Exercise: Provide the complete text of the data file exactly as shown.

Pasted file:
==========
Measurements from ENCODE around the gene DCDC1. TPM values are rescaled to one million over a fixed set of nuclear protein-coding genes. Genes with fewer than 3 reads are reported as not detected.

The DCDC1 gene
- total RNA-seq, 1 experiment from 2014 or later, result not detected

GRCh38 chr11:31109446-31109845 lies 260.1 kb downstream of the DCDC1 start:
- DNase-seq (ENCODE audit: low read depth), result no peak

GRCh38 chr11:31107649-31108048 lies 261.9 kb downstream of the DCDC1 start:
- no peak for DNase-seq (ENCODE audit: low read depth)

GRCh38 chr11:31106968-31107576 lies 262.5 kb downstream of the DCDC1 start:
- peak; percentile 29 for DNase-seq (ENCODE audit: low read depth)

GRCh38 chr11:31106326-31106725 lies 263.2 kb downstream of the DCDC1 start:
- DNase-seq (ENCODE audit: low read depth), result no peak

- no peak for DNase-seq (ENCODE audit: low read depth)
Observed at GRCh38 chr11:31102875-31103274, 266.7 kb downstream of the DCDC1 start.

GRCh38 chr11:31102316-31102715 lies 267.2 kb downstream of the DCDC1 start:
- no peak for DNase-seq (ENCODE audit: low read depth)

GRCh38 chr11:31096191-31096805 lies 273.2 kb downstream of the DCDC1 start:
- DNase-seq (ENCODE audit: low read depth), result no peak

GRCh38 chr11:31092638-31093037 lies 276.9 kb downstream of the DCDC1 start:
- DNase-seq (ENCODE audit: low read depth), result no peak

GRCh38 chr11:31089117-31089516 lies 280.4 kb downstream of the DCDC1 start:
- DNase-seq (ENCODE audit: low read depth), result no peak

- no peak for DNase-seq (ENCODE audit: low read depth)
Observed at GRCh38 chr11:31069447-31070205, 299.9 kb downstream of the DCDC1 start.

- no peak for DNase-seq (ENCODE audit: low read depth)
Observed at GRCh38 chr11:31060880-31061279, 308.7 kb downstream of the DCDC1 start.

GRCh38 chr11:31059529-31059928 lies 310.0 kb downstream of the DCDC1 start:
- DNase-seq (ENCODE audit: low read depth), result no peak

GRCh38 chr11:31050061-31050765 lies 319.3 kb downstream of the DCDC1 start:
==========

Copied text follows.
Measurements from ENCODE around the gene DCDC1. TPM values are rescaled to one million over a fixed set of nuclear protein-coding genes. Genes with fewer than 3 reads are reported as not detected.

The DCDC1 gene
- total RNA-seq, 1 experiment from 2014 or later, result not detected

GRCh38 chr11:31109446-31109845 lies 260.1 kb downstream of the DCDC1 start:
- DNase-seq (ENCODE audit: low read depth), result no peak

GRCh38 chr11:31107649-31108048 lies 261.9 kb downstream of the DCDC1 start:
- no peak for DNase-seq (ENCODE audit: low read depth)

GRCh38 chr11:31106968-31107576 lies 262.5 kb downstream of the DCDC1 start:
- peak; percentile 29 for DNase-seq (ENCODE audit: low read depth)

GRCh38 chr11:31106326-31106725 lies 263.2 kb downstream of the DCDC1 start:
- DNase-seq (ENCODE audit: low read depth), result no peak

- no peak for DNase-seq (ENCODE audit: low read depth)
Observed at GRCh38 chr11:31102875-31103274, 266.7 kb downstream of the DCDC1 start.

GRCh38 chr11:31102316-31102715 lies 267.2 kb downstream of the DCDC1 start:
- no peak for DNase-seq (ENCODE audit: low read depth)

GRCh38 chr11:31096191-31096805 lies 273.2 kb downstream of the DCDC1 start:
- DNase-seq (ENCODE audit: low read depth), result no peak

GRCh38 chr11:31092638-31093037 lies 276.9 kb downstream of the DCDC1 start:
- DNase-seq (ENCODE audit: low read depth), result no peak

GRCh38 chr11:31089117-31089516 lies 280.4 kb downstream of the DCDC1 start:
- DNase-seq (ENCODE audit: low read depth), result no peak

- no peak for DNase-seq (ENCODE audit: low read depth)
Observed at GRCh38 chr11:31069447-31070205, 299.9 kb downstream of the DCDC1 start.

- no peak for DNase-seq (ENCODE audit: low read depth)
Observed at GRCh38 chr11:31060880-31061279, 308.7 kb downstream of the DCDC1 start.

GRCh38 chr11:31059529-31059928 lies 310.0 kb downstream of the DCDC1 start:
- DNase-seq (ENCODE audit: low read depth), result no peak

GRCh38 chr11:31050061-31050765 lies 319.3 kb downstream of the DCDC1 start: